by Jean Roberta
In 2010, I was interviewed in the media (Canadian Broadcasting Corporation) because an antique set of laws controlling the sex trade had just been struck down as unconstitutional, and sex workers were being asked for their opinions. At that point, I had not turned a trick in many years. I was Ye Olde Harlot, but because I was willing to admit publicly that I had worked for two escort agencies in the 1980s, I was apparently considered eligible to speak for Scarlet Women in general.
It became even clearer to me in 2010 than it was in the early 1980s that out-of-touch laws arose from out-of-touch attitudes to sex. The interviewers seemed amazed that I could interact sexually with total strangers in shady hotel rooms, then go back to my Master’s thesis, a work in progress, and discuss it with my faculty advisor. According to them, I had been living an unheard-of double life.
What the mainstream media has never heard of could fill a library. Why does no one interview women who somehow manage to hold down paid jobs, then rush home to cook meals for their families, do laundry and tend children? Couldn’t this hectic lifestyle be considered a double or a triple life? From what I’ve seen, graduate students in general have to function in several other roles as well, since they usually can’t complete a thesis while living entirely on student loans, scholarships or modest honoraria for providing teaching or research assistance to tenured faculty. Sex work could be considered a part-time service job, and it can be made to fit a grad-student’s schedule.
We live in a culture and an age in which adult women, in particular, are expected to switch from one role to another with ease. If I was living a double life, who hasn’t?
On the subject of double lives, let’s consider notorious men who juggle two or more wives and sets of children without holding down a job (other than manipulating other people out of money), and never admit anything to anyone – until it all comes crashing down. Let’s also consider the world of espionage, and especially double agents who collect information for two very different governments while maintaining at least two cover stories. This is the kind of double life I’m sure I couldn’t handle. At some point, I would drop all the balls.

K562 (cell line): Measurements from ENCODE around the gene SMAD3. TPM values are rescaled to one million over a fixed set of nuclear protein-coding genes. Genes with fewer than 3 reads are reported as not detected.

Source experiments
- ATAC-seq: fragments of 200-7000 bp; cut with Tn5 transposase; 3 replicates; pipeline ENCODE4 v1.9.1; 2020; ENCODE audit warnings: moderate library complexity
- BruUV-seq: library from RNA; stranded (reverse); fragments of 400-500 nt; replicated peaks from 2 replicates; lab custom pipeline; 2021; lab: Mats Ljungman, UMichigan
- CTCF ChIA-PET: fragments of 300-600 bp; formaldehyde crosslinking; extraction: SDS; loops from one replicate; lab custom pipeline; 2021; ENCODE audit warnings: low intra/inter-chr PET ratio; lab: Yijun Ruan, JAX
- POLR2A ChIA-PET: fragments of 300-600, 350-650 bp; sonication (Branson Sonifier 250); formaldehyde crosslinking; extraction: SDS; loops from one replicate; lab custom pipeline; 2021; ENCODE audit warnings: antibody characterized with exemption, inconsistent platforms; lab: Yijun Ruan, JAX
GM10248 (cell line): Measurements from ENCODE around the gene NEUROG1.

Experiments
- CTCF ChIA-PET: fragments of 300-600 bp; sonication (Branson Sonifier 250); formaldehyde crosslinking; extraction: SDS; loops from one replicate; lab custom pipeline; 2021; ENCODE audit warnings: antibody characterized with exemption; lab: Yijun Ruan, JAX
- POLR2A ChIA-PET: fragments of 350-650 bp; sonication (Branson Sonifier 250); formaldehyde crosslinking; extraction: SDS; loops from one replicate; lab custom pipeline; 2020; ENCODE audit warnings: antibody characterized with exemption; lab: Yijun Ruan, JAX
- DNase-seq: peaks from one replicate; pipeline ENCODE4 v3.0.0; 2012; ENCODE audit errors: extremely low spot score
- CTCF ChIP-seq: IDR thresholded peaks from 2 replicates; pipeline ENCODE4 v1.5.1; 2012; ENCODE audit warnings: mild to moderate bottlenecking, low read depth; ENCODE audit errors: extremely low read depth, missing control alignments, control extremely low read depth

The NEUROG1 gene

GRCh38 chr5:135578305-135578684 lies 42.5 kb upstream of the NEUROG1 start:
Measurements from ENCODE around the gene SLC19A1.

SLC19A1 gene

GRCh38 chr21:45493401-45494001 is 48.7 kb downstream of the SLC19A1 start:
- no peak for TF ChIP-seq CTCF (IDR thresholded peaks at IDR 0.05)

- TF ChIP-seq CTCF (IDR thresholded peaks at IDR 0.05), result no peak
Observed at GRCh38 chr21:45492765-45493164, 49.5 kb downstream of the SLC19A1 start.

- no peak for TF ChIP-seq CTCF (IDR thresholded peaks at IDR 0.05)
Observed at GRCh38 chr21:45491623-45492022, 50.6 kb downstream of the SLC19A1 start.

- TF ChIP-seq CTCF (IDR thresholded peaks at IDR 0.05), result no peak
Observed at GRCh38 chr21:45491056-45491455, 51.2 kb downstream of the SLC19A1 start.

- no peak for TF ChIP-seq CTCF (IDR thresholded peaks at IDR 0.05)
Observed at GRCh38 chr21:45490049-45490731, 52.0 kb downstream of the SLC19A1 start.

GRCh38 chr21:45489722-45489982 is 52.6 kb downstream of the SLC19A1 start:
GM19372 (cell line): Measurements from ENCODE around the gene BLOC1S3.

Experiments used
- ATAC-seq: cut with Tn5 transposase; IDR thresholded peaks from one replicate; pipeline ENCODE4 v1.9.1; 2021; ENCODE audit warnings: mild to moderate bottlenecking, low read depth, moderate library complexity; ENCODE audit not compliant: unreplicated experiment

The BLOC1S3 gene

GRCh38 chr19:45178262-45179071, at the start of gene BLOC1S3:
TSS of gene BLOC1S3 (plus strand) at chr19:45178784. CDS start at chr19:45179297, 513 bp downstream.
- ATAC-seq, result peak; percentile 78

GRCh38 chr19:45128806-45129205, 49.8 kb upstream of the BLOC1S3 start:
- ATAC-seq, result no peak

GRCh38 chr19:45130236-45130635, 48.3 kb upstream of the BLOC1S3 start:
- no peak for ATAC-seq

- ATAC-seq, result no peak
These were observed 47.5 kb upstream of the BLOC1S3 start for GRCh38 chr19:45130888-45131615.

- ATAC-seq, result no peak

Writers, scholars and other nerds (such as devoted fans of television or movie series, or on-line role-playing games) live double lives which don’t require dishonesty. Erotic writers are only a sub-category of writers in general, and all of us live in the world of our imaginations whenever we can, even though reality (in the form of dirty dishes and Significant Others) often hauls us rudely away from there.
Over the holidays, I finished reading a three-novel series by my colleague Jes Battis, writing under a different pen name, Bailey Cunningham. In his “parallel parks” fantasy saga, four graduate students at the local university discover a portal to a different world in the large local park, which actually exists. In the novels, the very believable characters make regular visits to a version of ancient Rome, a city named Anfractus, which exists in a parallel dimension. It is clearly inspired by role-playing games, and the real-life characters have different names and different roles in the other world. For example, a sensitive young man named Andrew becomes “Roldan” in Anfractus, and he acquires useful information as an “Auditor,” one who can hear the voices of the lares, elemental spirits who coexist with humans in the city. A young man who lives in a cheap apartment over a sex shop in the real world (and I’ve often seen it in downtown Regina) becomes an enchanting musician named “Babieca” in the imaginary city. Shelby, a young woman of First Nations descent, becomes, Morgan, a “Sagittarius” (archer) in Anfractus.
The characters, who are all supposed to meet regularly with their faculty advisors to discuss their academic progress, are understandably distracted by the parallel lives they lead in the alternative world after dark. At first, they strenuously try to avoid even talking about their lives in Anfractus when getting together for real-life activities such as grading student assignments, but conflicts in the other world threaten to spill over into this one.
I thought about the double and triple lives that are described in the novel. Graduate students as a group are in a kind of limbo between the school life of teenagers and the working life of adults. To earn degrees, they must spend much of their time in the alternative dimensions of fiction or history or theoretical systems. Yet as human beings living in real bodies (which are usually young and healthy), they must live in the real world too, which means constantly adjusting to current circumstances.
In the novel, a female character (an education student in real life, a knife-wielding gladiator named “Fel” in the other world) becomes pregnant by a male “meretrix” (courtesan) in Anfractus, and gives birth to her son in the real world. She decides to raise him, with much help from her loyal brother, and must eventually decide how much to tell her precocious child about where he came from. On some level of his mind, he seems to know.
I could relate to this. In some sense, all children exist as fantasies or abstract concepts before they materialize in the flesh. Those of us who read, write and have offspring could be considered creators in several different ways.
Thinking of double lives, I wonder who actually lives only one.